Notre Dame Law Review, Vol. 77, No. 2 (February 2002), pp. 597-640


Rule 11 of the Federal Rules of Criminal Procedure governs perhaps the most essential and common practice in the federal criminal justice system--the guilty plea. Despite the public's focus on the excitement and drama engendered by real and fictional criminal trials, the overwhelming majority of criminal matters reach a negotiated resolution. Indeed, the importance of the guilty plea to the judiciary, prosecutors, and even defense attorneys cannot be overstated. Without guilty pleas, the criminal justice system would malfunction; the system is simply incapable of accommodating the constitutional exercise of a defendant's trial right in each instance.

The federal plea process was revised in 1975 when, in response to the 1969 United States Supreme Court decision in Boykin v. Alabama, sweeping amendments to Rule 11 were enacted in order to better ensure the entry of intelligent and voluntary guilty pleas. In lieu of the comparatively scant verbiage that characterized the pre-1975 version, the new rule detailed a plea process replete with procedures designed to guide the federal judiciary and protect the due process interests of the defendant. However, twenty-five years after the implementation of the revisions, there is, at a minimum, a considerable question whether the laudable objectives underlying the reforms are being fulfilled. Indeed, this Article posits that Rule 11 has not fulfilled its original promise. Instead of protecting against unintelligent and involuntary pleas, the rule's plain language and its appellate interpretation have produced a plea process that pays little homage to the original Boykin ideals.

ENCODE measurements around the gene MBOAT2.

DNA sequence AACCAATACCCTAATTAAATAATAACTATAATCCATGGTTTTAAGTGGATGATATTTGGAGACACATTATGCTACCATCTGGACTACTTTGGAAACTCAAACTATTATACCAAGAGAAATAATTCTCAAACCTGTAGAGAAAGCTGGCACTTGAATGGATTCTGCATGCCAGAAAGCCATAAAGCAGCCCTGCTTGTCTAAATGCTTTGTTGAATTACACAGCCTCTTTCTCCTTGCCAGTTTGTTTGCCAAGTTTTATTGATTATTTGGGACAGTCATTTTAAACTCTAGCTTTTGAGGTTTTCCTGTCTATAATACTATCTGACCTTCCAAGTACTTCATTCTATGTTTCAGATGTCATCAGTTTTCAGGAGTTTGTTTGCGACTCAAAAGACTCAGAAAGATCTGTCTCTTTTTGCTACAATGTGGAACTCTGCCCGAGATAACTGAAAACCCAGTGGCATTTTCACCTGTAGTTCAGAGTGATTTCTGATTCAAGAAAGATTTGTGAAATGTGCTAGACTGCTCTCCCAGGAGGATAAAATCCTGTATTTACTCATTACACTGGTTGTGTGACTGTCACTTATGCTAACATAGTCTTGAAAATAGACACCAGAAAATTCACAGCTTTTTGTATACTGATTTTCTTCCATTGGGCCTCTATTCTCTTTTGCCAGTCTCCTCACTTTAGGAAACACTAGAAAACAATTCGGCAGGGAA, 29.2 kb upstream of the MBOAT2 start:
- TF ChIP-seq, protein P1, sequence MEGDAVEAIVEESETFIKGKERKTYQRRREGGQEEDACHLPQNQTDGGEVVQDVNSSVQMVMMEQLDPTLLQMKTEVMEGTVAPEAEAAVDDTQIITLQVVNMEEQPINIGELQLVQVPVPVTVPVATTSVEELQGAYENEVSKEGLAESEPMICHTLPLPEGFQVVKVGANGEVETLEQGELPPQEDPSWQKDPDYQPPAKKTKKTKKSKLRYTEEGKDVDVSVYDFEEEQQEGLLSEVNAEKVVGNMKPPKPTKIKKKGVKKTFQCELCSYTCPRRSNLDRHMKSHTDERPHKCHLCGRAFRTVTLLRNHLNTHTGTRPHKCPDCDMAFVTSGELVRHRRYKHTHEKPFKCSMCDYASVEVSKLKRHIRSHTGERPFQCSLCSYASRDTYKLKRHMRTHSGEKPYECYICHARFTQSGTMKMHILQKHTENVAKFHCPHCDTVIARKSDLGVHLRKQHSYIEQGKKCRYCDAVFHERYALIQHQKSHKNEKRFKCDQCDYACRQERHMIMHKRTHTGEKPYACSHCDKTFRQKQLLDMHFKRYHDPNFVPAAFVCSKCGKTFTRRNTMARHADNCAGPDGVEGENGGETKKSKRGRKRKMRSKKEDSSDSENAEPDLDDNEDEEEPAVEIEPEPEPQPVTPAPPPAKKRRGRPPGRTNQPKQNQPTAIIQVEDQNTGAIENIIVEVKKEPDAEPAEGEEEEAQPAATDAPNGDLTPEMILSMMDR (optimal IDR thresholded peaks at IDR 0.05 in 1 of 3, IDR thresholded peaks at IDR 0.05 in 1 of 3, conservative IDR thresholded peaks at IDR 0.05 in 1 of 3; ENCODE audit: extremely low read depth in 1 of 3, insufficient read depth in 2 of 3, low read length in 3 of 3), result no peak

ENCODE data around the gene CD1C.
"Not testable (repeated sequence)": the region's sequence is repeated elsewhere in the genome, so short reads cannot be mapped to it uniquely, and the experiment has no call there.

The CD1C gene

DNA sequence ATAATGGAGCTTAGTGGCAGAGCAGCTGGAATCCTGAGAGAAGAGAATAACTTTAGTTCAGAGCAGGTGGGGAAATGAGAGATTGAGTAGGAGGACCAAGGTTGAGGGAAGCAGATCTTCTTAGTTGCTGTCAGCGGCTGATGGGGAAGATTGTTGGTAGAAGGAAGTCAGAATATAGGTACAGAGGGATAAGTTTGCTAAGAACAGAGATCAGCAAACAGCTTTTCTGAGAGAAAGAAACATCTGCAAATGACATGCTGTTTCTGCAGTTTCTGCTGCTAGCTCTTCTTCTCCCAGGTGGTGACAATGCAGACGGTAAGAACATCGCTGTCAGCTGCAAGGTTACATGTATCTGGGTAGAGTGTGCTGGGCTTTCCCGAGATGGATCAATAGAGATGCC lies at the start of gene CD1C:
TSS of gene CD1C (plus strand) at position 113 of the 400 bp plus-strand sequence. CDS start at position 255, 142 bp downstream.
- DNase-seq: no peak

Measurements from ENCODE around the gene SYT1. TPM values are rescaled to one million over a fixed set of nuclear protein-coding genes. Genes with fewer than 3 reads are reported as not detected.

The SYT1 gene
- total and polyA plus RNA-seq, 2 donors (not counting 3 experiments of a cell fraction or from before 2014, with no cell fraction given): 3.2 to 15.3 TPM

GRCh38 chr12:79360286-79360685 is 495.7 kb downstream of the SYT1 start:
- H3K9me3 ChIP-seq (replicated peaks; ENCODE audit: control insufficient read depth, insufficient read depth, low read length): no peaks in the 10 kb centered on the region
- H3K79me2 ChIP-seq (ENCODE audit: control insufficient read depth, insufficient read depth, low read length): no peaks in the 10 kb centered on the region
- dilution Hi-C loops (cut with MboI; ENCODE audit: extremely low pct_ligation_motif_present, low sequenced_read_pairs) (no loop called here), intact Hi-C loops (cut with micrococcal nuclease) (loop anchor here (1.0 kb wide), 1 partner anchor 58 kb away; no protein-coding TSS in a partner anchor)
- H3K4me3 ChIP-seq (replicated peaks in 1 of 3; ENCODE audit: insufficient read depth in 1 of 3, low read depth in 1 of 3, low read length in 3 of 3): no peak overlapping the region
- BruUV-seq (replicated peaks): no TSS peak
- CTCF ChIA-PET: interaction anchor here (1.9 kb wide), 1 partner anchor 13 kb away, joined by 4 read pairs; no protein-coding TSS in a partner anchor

Our public policy purportedly reflects our societal and/or political values. This Article will demonstrate how Rule 11, and its appellate construction, reflect a contorted value priority; one that unnecessarily devalues individual due process in exchange for a misperceived notion of judicial economy. To that end, this Article commences with a review of the constitutional standards that accompany guilty pleas as well as the historical evolution of Rule 11. Thereafter, Rule 11 will be discussed – with highlighted excerpts from the Theodore Kaczynski (the “Unabomber”) plea colloquy – in light of certain federal evidence rules, offender characteristic data, and economic and professional incentives that impact indigent representation. This Article will then review the most recent and significant addendums to Rule 11 – the appellate waiver and harmless error provisions--and demonstrate how these seemingly unexceptional modifications, and their subsequent judicial interpretation, have had a profoundly deleterious impact upon individual due process and are flatly inconsistent with Rule 11’ s purported underlying objectives. Finally, this Article will conclude with a suggested measure of reform. Though temperate, the proffered restructure of Rule 11 will alleviate many of the inequities associated with the current structure and restore the value priority originally contemplated in Boykin – one with a paramount concern for individual due process.